As more Chinese venture online (and on microblogs) via their smartphones, there will be greater public outcry and protest, as well as greater pressure on the government to manage the added censorship load.

"We have seen the beginnings of a digital accountability system. If nearly everyone has the means to record and instantaneously broadcast their surroundings, it will keep most people from acting out," says Ong.

China to the Moon

In the second half of 2013, China's Chang-e III is expected to land on the moon. Once the lunar rover touches down on the lunar surface, expect a massive wave of propaganda touting its scientific might.

China is still on a high after setting a deep-sea diving record in the Mariana Trench and successfully docking the Shenzhou-9 with the Tiangong 1 space lab in the same week earlier this year. But China on the moon will do far more than stir national pride. It will cement China's own age of discovery for the world to admire and, in certain corners of the globe, fear.

Read: China's giant, quiet step in space

Chinese explorer Wong How Man says the message of China's space program is clear and highly symbolic. "We're in space... not just making cellphones."

Part of complete coverage on
2012: Year in review
Mauritania's endless sea of sand dunes hides an open secret: An estimated 10% to 20% of the population lives in slavery. CNN investigates.
updated 5:38 AM EDT, Wed October 10, 2012
CNN's Arwa Damon reports that the State Department says that the Benghazi attack was not a spontaneous result of protest.
updated 3:40 PM EDT, Fri September 14, 2012
CNN's Arwa Damon shares the first video from inside the U.S. consulate in Benghazi, Libya.
updated 9:26 PM EDT, Fri September 14, 2012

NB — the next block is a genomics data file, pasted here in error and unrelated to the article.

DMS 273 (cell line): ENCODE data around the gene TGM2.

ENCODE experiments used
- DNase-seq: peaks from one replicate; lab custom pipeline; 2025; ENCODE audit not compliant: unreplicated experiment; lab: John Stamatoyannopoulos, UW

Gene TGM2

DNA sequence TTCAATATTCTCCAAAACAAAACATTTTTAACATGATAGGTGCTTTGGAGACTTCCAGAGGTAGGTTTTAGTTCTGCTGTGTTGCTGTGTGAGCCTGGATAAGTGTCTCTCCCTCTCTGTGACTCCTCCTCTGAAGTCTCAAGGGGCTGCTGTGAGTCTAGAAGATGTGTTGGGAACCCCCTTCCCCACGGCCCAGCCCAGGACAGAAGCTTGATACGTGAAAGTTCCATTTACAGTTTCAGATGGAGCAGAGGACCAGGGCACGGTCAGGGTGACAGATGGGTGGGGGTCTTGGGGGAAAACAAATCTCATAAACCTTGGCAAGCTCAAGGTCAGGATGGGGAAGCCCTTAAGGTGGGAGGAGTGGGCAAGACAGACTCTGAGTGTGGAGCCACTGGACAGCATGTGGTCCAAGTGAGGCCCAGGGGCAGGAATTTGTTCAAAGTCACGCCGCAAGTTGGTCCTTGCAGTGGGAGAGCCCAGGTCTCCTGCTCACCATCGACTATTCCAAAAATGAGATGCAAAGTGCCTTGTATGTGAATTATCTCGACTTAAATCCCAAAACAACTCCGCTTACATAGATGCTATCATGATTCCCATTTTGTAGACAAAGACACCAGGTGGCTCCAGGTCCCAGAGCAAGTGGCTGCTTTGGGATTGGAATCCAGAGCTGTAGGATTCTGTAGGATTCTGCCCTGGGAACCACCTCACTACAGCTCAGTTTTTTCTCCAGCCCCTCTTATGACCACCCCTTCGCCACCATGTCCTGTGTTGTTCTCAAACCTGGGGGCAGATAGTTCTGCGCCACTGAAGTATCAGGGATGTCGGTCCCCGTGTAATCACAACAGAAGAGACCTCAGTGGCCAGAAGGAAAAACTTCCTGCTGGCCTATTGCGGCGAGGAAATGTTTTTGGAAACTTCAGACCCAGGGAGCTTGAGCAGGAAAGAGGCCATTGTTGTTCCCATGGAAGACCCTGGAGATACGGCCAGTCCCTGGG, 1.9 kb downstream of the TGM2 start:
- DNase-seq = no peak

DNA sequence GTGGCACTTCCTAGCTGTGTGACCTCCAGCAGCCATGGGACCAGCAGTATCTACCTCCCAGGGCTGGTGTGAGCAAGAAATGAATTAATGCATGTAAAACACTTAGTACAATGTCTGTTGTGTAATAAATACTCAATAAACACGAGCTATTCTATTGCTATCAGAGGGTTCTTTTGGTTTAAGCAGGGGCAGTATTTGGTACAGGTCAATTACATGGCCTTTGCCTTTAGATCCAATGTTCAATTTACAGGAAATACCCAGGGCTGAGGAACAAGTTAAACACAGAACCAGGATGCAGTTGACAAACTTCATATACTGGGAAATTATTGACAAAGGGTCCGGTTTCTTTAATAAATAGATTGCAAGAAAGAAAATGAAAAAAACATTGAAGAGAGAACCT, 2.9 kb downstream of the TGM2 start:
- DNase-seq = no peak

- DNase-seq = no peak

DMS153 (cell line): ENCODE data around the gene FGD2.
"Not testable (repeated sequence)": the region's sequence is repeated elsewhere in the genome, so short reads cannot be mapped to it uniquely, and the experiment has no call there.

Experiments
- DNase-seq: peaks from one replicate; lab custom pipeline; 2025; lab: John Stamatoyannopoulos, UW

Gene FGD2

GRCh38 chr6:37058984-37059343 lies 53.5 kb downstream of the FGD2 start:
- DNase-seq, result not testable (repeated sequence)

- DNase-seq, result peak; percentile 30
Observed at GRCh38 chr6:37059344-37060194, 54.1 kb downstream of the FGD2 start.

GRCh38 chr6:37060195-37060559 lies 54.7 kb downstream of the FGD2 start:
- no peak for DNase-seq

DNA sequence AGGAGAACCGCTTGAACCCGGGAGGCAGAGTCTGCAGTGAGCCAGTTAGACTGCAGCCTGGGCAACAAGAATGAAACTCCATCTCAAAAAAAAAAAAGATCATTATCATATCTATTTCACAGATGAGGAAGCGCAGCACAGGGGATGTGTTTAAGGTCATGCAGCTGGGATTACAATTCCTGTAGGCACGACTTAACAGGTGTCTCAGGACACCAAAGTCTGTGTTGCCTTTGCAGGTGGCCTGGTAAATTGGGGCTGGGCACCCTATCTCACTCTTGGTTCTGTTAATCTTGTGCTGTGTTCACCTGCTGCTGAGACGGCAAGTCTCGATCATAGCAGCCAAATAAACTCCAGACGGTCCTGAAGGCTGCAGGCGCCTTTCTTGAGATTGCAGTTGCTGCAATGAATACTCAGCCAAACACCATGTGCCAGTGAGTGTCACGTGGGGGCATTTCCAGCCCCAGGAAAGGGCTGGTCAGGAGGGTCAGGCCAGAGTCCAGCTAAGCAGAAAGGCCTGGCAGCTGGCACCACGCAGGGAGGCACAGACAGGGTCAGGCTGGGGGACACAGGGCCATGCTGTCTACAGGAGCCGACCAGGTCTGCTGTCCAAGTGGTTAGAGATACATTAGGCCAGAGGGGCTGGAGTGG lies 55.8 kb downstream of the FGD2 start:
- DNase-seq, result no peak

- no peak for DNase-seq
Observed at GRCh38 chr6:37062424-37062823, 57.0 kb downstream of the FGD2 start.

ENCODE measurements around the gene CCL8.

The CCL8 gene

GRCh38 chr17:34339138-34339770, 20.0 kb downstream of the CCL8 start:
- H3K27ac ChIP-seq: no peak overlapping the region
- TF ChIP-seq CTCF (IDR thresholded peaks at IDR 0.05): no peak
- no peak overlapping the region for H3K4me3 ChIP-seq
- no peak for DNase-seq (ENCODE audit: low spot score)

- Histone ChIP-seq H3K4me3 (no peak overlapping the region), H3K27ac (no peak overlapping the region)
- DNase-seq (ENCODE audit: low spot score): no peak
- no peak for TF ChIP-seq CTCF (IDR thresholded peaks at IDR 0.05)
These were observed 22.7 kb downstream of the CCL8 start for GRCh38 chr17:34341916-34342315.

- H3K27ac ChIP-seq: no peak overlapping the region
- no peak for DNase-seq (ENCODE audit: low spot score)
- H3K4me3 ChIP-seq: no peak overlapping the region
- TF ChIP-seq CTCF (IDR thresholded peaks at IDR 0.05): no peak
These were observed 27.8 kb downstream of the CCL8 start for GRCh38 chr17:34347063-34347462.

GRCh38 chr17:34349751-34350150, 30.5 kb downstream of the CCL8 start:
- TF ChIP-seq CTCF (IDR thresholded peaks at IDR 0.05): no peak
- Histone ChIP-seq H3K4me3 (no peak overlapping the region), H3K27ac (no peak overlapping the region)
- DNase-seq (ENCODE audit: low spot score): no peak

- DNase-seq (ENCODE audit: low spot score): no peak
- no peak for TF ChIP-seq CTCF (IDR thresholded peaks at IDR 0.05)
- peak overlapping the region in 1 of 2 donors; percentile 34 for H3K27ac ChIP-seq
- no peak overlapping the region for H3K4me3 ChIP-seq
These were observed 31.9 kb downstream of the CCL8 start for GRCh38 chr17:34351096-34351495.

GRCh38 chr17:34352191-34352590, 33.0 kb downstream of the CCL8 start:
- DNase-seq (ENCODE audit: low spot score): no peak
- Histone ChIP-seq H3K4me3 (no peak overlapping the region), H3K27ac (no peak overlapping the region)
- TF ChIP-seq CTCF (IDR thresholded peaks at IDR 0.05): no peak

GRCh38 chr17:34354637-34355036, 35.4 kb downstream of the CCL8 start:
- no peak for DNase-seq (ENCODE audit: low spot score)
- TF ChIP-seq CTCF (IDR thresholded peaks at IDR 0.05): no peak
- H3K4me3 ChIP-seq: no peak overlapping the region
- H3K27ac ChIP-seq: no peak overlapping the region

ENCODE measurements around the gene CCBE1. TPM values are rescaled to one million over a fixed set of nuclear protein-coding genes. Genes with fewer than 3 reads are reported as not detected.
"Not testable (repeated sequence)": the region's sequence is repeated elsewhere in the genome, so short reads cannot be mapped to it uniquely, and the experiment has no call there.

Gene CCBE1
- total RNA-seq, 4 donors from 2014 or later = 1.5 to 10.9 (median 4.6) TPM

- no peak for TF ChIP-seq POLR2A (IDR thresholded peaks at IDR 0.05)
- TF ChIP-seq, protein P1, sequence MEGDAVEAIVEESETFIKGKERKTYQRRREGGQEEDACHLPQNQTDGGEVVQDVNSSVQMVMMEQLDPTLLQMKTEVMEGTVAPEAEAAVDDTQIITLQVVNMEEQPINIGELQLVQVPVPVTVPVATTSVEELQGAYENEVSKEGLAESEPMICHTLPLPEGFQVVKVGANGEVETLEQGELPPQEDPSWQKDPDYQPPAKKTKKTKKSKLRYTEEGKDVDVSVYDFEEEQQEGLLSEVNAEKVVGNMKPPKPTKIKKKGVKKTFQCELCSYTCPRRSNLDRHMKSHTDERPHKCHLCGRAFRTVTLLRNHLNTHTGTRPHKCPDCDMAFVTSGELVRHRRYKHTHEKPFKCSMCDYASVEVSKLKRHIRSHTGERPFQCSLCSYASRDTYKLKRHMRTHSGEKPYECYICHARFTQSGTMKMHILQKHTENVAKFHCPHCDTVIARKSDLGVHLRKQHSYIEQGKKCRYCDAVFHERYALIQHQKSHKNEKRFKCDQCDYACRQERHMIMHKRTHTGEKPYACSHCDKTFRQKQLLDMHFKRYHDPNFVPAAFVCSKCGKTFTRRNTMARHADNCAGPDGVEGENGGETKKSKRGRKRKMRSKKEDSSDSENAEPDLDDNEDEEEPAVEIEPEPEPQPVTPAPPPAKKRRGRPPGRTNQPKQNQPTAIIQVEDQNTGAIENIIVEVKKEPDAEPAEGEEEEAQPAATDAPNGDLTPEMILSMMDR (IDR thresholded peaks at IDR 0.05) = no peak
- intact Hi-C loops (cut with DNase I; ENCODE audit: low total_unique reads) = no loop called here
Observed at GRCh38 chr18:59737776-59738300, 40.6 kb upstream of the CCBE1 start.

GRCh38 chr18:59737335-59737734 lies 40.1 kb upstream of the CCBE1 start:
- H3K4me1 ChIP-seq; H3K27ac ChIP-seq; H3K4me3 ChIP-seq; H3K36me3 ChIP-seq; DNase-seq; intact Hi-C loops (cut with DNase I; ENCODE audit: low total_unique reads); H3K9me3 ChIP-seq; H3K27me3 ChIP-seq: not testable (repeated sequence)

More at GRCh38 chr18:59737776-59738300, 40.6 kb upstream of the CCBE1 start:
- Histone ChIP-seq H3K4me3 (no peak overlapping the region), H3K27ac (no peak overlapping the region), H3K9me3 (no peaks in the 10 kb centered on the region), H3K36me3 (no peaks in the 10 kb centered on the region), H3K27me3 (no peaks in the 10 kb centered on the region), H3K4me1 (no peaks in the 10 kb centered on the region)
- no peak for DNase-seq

CNN's Arwa Damon reports from Benghazi, Libya, sharing first hand details with anchor Wolf Blitzer
updated 1:30 AM EST, Fri November 16, 2012
In November, China unveiled the elite group of leaders who will set the agenda for the country for the next decade.
updated 12:30 PM EST, Wed December 5, 2012
It wasn't all about the Olympics this year: Catch up skiing, motorsport, football, dog racing and more from the world of sport.
updated 4:52 AM EST, Wed November 7, 2012
Re-elected president Barack Obama tells supporters "the best is yet to come" in his victory address in Chicago. Watch the full length video.
updated 1:47 PM EDT, Tue October 9, 2012
Friends of 14-year-old activist Malala Yousufzai describe how gunmen asked them to identify her before they opened fire.
updated 9:29 PM EDT, Thu August 16, 2012
Rising tensions at a South African platinum mine exploded into grisly violence as police opened fire on striking miners.
Highlights from the dramatic opening ceremony of the London 2102 Olympic Games directed by British filmmaker Danny Boyle.
updated 5:03 PM EDT, Tue June 5, 2012
Diamond Jubilee celebrations reached a colorful climax in June as the queen appeared on the balcony of Buckingham Palace.
updated 3:58 PM EST, Fri January 6, 2012
CNN's Nima Elbagir reports on the deteriorating situation in Nigeria amid attacks by Boko Haram.
updated 1:10 PM EDT, Fri July 20, 2012
A senior economist at the institution spearheading the bailouts of three eurozone countries has lambasted its lack of leadership.
updated 12:58 AM EDT, Fri May 25, 2012
Chinese human rights activist Chen Guangcheng tells CNN about his departure from China and his continuing concern for those he left behind.
updated 2:58 PM EDT, Sat June 9, 2012
Angela Merkel said a core group of states needed to press on with European integration to fight the eurozone crisis.
updated 11:53 AM EST, Wed November 16, 2011
FIFA President Sepp Blatter talks to CNN's Pedro Pinto about FIFA reforms and whether racism in football is a problem.
updated 8:22 PM EDT, Mon August 27, 2012
Opinion: Neil Armstrong passes away, aged 82. He's the hero who always shied away from the spoils and trappings of heroism itself.
updated 7:19 PM EST, Wed November 21, 2012
CNN's Nick Paton Walsh gained access to Aleppo to reveal the destructive attacks by the Assad regime and its effects on the residents caught in the middle.
updated 6:41 PM EST, Fri March 9, 2012
CNN's tough choices made to keep their journalists safe and their account of reporting and surviving a trip into Homs.
iReporters share the stories of their search to rebuild their lives since the tsunami. They report finding inner strength in the face of their fears.
updated 6:07 AM EDT, Tue October 16, 2012
CNN's Nic Robertson reports on Arab League monitors attacked from both sides in the uprising in Syria.